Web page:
Waiting period? Washington D.C has no waiting period once the marriage license is issued. Your license is valid for 60 days from the issue date.
Are witnesses required? You do not need any witnesses for your Washington D.C. ceremony to be legal.
Marriage license fee? ~ $45
Do you need a separate application? No separate application is required to self-solemnize in Washington D.C.
Waiting period? California has no waiting period once the marriage license is issued. Your license is valid for 90 days from the issue date.
Are witnesses required? You will need two witness signatures for your self-solemnization ceremony in California.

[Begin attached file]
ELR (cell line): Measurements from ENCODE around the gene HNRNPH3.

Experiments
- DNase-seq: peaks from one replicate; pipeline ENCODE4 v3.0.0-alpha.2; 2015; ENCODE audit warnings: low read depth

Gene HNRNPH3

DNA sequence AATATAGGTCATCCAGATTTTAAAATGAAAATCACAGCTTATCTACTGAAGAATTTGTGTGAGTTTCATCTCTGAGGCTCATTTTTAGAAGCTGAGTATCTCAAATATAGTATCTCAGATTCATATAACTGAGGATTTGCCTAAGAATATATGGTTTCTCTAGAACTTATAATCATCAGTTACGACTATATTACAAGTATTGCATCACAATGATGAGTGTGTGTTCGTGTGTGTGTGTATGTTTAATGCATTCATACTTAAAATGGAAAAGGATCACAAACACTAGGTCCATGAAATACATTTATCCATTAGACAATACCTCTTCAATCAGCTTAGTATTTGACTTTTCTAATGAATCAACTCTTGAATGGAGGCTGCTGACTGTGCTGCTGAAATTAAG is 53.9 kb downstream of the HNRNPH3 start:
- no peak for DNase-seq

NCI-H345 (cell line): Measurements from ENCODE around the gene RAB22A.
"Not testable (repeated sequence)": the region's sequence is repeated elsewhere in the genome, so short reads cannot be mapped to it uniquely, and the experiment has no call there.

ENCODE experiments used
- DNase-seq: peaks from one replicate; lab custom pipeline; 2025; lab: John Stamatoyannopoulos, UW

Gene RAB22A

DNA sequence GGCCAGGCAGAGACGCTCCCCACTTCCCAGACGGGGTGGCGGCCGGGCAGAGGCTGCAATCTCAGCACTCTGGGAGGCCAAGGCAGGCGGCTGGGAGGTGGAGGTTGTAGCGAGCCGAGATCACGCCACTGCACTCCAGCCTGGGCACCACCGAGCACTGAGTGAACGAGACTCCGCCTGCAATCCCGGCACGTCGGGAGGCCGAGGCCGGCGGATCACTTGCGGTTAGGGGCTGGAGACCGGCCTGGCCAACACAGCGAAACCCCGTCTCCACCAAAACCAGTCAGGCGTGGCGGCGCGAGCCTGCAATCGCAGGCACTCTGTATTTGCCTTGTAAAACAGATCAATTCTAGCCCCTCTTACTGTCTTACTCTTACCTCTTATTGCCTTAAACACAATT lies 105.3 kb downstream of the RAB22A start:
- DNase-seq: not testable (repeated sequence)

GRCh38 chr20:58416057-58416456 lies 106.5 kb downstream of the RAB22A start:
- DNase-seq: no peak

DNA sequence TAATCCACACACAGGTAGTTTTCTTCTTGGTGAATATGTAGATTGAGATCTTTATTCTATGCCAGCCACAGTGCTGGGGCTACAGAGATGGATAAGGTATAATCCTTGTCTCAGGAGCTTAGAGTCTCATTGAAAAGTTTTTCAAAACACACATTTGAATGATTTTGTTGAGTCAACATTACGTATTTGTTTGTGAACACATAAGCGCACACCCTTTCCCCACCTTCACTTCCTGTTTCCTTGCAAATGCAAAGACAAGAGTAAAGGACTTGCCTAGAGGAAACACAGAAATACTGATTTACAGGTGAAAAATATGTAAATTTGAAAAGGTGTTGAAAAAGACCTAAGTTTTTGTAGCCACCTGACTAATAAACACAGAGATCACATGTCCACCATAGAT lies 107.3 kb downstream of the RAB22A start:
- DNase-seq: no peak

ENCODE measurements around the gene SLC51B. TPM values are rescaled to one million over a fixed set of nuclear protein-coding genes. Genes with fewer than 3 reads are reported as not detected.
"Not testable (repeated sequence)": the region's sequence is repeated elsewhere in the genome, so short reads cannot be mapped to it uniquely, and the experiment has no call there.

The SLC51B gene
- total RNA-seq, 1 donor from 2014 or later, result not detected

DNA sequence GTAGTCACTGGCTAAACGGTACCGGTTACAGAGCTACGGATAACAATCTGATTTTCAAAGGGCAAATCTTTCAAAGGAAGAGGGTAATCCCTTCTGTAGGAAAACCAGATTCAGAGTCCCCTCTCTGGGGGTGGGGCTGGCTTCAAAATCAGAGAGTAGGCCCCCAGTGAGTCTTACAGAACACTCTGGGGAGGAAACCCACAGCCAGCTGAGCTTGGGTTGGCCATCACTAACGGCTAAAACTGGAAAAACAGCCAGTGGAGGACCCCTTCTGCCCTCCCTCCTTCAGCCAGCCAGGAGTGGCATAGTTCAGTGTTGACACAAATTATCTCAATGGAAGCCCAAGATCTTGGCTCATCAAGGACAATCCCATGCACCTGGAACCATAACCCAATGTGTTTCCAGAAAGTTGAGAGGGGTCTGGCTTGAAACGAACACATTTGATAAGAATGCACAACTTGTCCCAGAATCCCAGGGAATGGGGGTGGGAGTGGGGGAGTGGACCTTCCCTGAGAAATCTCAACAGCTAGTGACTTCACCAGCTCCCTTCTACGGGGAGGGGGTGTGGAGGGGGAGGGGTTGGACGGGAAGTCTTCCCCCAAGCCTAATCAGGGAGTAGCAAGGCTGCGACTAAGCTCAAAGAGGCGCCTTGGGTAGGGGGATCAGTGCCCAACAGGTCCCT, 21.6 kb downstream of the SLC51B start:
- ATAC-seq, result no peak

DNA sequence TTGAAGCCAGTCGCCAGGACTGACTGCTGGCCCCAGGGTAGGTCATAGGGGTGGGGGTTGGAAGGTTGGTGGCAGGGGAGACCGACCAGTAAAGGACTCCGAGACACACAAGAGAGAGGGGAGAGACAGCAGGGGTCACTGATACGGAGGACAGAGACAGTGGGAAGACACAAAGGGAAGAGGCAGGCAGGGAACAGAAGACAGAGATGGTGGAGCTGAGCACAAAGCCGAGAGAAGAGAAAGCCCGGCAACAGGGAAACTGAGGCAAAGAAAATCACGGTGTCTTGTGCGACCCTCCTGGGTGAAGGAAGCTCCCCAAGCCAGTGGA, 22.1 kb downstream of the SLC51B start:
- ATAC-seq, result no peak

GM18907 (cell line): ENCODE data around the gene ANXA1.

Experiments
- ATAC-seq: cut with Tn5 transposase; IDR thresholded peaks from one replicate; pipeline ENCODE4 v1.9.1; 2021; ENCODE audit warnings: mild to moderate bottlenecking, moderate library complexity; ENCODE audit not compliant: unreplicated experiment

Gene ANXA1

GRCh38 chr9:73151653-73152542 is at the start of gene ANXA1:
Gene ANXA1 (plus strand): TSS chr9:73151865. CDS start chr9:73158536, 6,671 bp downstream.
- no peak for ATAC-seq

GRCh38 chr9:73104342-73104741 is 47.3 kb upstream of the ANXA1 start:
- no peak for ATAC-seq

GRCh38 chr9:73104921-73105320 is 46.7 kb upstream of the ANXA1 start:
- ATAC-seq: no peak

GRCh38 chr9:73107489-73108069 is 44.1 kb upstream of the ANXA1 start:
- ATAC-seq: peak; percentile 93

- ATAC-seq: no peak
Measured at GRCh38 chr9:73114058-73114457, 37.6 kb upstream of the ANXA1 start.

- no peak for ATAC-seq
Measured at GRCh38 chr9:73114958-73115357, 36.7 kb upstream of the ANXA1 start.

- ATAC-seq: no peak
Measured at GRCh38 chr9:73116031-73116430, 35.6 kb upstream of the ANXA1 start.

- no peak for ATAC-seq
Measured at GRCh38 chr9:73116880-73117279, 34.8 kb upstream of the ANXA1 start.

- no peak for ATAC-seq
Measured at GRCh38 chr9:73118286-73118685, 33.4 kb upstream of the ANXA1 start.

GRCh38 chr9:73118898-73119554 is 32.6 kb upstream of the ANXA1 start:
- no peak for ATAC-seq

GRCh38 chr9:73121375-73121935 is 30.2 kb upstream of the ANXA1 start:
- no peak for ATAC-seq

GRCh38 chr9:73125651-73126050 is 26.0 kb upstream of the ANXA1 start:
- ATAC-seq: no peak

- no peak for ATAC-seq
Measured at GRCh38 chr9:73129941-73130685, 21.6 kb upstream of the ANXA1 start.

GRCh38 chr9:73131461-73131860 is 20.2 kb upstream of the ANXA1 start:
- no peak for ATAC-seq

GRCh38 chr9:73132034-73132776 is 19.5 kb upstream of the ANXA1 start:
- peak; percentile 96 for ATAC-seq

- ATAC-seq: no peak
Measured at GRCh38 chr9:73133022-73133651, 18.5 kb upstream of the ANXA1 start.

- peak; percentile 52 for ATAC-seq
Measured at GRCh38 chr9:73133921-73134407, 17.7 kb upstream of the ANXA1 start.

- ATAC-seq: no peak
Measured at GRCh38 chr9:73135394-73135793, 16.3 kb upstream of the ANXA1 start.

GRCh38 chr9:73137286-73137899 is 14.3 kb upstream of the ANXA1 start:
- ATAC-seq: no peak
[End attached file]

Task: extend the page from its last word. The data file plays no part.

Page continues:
Marriage license fee? ~ $35
Do you need a separate application? California has a “non-clergy” marriage license option when applying.
Waiting period? Wisconsin requires a 3-day waiting period, and your application day does not count as a day. Keep in mind your license can be issued on the fourth day as long as it’s a business day. Your license is valid for 60 days from the issue date.
Are witnesses required? Wisconsin doesn’t require witnesses, but you still get two signature spots if you want to invite someone special to attend.
Marriage license fee? ~ $110
Do you need a separate application? Wisconsin requires a form to be signed if you wish to self-solemnize, acknowledging the government can’t guarantee a self-uniting marriage in all cases. If you don’t want to be limited by any of these “contexts”, then an approved officiant should be present during your ceremony together, or you can just plan a commitment ceremony.